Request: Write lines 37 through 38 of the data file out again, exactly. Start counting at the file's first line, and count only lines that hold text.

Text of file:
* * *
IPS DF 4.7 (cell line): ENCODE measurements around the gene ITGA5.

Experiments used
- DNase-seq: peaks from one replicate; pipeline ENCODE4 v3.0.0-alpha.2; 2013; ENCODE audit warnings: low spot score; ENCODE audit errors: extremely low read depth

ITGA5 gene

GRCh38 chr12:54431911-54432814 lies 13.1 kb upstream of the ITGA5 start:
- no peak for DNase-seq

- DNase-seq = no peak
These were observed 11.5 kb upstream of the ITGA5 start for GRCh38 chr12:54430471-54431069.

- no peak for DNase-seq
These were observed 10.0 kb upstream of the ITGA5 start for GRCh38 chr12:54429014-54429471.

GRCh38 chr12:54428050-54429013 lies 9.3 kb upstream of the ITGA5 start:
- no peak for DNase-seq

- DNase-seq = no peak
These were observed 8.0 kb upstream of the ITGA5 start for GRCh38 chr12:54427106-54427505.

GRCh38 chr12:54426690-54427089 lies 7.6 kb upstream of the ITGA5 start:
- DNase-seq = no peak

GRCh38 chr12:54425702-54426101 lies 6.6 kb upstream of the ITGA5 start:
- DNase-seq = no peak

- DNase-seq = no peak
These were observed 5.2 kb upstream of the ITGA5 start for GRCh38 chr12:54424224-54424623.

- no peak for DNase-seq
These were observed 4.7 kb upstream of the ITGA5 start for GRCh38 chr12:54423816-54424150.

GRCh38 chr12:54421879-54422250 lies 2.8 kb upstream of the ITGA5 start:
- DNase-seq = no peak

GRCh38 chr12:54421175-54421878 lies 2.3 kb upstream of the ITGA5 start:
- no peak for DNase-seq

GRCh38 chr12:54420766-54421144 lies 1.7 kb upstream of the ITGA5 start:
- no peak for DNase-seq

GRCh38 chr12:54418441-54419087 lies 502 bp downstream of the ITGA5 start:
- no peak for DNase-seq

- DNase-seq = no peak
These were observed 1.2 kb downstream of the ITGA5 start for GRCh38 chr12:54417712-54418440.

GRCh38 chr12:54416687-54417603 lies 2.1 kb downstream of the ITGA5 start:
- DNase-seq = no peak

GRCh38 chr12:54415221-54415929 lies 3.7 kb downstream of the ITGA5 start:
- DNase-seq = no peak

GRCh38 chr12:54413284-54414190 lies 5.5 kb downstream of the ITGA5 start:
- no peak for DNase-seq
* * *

GRCh38 chr12:54413284-54414190 lies 5.5 kb downstream of the ITGA5 start:
- no peak for DNase-seq